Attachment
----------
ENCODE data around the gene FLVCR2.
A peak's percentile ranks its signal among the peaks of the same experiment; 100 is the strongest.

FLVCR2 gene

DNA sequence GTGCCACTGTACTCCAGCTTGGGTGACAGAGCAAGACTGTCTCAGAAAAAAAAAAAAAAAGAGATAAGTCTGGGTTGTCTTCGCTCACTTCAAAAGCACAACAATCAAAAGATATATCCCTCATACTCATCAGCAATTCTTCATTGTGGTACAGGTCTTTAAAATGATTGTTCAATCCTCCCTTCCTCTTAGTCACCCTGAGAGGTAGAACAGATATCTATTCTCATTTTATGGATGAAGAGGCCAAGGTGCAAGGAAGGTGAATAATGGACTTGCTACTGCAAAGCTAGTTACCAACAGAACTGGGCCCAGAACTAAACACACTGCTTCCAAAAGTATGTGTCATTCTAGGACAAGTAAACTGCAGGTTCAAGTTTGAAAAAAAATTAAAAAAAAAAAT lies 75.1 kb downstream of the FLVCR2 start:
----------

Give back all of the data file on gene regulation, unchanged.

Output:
ENCODE data around the gene FLVCR2.
A peak's percentile ranks its signal among the peaks of the same experiment; 100 is the strongest.

FLVCR2 gene

DNA sequence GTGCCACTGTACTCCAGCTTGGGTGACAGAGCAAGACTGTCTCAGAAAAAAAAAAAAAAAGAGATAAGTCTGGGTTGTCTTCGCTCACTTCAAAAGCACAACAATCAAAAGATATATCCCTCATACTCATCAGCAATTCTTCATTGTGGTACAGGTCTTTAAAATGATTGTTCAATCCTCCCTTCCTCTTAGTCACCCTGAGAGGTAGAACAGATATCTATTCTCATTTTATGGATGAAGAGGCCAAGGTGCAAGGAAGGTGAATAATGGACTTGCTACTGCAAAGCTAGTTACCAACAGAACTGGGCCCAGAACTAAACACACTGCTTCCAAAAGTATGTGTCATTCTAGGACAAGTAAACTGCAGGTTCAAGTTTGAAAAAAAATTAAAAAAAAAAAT lies 75.1 kb downstream of the FLVCR2 start: